An actor rigs a fake on-air shooting with the connivance of his friend, the show's host, but the practical joke goes horribly wrong when the gun, which he'd loaded with blanks, turns out to contain a live round.
An old flame of Mason's is one of those being considered to fill a vacated government position. Now, her husband's approached by a man who says he knows his wife's secret and that if this ... See full summary »
Perry's publisher friend Jordan White is called to a hotel that famous horror writer David Hall has cleared out for a weekend and called his "friends"--his private assistant, an actress, a ... See full summary »
Della meets up with an old friend, a child that she used to babysit, and she and Perry are invited to meet the friend's new wife, Suzanne. Meanwhile, Suzanne rents out her house to four ... See full summary »
Perry is suing a gutter-trash newspaper that is running a story about a love affair between him and Della. The editor also has "dirt" files on an Army General, his banker, and other "... See full summary »
A tennis player is accused to having killed his wife, a rich heiress. The facts are against him as he was seen in the arms of his former girlfriend in the night before the murder. This is a case for Perry Mason.
Air Force Lt. Col. Kevin Parks was arrested and convicted for a murder of a woman and is trying to appeal for the second time when one of the first appeal lawyers, Perry, finds a new ... See full summary »
Ken Malansky is a law student attending a class being taught by Perry Mason. When a friend tells him that his girlfriend was assaulted by a fellow student, Ken rushes to the university's ... See full summary »
A comedian hatches a great joke: rig a fake killing live on TV. He takes a gun with blanks, and shoots his accomplice during a talk show. Happy that his joke has been successful, he walks away. His accomplice is really dead, however, and nearly a million viewers saw him pull the trigger.Written by
Murray Chapman <firstname.lastname@example.org>
Last Perry Mason TV movie to have been shot in Canada, and also the second and last one to have been filmed in Toronto. See more »
If someone else had exchanged the blank for a live round, the state would drop the homicide charge against the defendant in favor of a reduced charge of manslaughter, due to pointing a firearm at another and failing to verify a blank round was loaded. See more »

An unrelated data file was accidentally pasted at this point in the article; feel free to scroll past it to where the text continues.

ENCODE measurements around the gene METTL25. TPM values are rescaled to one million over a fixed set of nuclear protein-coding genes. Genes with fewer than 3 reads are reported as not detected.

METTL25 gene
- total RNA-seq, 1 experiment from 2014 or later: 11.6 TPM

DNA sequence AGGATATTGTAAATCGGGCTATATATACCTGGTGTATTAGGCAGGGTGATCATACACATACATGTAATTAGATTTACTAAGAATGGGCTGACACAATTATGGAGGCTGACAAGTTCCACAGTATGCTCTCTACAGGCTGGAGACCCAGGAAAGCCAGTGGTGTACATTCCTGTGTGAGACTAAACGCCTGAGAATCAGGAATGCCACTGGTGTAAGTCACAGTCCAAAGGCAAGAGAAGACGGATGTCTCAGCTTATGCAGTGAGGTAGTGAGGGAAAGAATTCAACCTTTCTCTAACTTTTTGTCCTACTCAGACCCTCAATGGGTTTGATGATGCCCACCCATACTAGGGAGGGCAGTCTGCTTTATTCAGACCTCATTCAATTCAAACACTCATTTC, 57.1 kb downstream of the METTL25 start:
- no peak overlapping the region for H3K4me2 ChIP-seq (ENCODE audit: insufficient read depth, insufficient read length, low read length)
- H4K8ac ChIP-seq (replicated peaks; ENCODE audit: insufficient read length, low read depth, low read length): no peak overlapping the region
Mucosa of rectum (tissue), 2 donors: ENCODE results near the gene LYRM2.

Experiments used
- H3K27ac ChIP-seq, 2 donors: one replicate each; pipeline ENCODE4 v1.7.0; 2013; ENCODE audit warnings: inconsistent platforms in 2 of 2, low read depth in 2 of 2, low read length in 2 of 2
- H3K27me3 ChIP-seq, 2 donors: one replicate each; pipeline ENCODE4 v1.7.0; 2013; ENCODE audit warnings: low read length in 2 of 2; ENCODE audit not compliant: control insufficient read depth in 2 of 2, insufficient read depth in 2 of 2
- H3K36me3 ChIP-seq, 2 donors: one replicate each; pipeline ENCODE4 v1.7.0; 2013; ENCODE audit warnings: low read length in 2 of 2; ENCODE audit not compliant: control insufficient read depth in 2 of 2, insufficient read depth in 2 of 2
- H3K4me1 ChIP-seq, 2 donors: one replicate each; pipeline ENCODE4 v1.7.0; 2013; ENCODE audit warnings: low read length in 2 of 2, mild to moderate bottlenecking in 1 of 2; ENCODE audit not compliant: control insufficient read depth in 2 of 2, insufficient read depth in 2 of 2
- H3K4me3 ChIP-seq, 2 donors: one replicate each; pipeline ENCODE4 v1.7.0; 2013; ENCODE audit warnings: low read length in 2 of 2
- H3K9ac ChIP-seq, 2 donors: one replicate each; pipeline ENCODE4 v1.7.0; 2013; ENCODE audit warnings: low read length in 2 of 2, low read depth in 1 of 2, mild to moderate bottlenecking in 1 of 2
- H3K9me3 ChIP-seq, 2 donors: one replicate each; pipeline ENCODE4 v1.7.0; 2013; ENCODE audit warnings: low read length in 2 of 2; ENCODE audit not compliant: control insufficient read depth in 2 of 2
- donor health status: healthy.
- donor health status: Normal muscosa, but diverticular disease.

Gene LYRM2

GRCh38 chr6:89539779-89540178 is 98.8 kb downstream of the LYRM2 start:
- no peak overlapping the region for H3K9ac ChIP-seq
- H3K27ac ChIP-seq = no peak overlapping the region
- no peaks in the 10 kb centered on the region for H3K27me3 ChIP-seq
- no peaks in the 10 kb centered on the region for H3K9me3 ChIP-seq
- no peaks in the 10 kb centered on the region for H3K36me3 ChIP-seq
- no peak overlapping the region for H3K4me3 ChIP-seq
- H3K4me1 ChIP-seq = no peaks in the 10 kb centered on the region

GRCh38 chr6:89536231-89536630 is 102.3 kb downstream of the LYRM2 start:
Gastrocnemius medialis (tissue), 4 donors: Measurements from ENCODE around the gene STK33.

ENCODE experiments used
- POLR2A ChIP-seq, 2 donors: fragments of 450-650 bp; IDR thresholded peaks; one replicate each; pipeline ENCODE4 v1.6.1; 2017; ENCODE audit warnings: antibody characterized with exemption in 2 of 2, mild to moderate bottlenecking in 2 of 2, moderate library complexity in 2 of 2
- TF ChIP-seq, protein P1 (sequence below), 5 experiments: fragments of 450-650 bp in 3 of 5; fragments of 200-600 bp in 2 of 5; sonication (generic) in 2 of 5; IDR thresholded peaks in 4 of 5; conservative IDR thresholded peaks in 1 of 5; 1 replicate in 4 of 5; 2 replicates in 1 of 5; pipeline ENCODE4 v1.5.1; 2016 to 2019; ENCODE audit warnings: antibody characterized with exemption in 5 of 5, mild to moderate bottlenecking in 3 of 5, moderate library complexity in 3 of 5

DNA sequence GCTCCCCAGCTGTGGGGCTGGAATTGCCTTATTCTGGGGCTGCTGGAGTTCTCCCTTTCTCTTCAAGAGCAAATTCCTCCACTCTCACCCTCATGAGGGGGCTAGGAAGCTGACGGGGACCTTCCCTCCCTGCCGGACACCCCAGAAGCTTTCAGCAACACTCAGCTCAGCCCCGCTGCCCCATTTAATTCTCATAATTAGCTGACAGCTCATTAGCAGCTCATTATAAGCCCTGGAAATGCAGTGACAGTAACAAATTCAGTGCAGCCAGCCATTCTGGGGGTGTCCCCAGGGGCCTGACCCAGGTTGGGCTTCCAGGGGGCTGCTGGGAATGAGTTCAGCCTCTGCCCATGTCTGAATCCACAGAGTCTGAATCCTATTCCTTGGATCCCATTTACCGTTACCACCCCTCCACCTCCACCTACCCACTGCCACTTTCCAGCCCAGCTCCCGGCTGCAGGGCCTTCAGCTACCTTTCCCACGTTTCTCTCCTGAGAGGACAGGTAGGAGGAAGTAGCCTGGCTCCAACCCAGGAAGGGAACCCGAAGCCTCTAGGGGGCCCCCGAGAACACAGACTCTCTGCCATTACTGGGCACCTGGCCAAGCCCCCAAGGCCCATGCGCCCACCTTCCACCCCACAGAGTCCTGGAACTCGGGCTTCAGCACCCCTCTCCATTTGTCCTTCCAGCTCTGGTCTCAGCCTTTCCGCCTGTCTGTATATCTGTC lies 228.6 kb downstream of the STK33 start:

Perry Mason: The Case of the Shooting Star finds our defense attorney in New York defending a man who killed a friend in front of 40 million people. The victim Alan Thicke is a famous host of a late night talk show apparently modeled on Johnny Carson. Of course Thicke has credentials for that in his own right.
You'd think that it would be an insurmountable case for Raymond Burr, but Perry Mason fans know a lot better. Mason is asked to defend action film star Joe Penny who walked in on Thicke's live show and shot him while it was being broadcast by the studio which was producing Penny's latest film. The two of them had quarreled the day before, but they were old friends.
In fact this was a gag that went horribly wrong. Penny borrowed a prop gun from the film and the real murderer switched it to a live round. Who else might want Thicke dead?
This was one of the weaker of the Perry Mason series. I can't believe that Penny if in fact it was a gag would just casually walk off the TV set and go to his favorite restaurant and order dinner where the cops do grab him. I think he would have seen immediately this gag went all wrong the second Thicke started bleeding.
But what I'm still trying to figure out is how California District Attorney David Ogden Stiers wound up prosecuting in a New York homicide. Can't be because of his track record against Perry Mason.
Of course Perry got his client off, but it might have been easier to prove Penny didn't know he had a real round in the weapon. Even against a prosecutor borrowed from Los Angeles.
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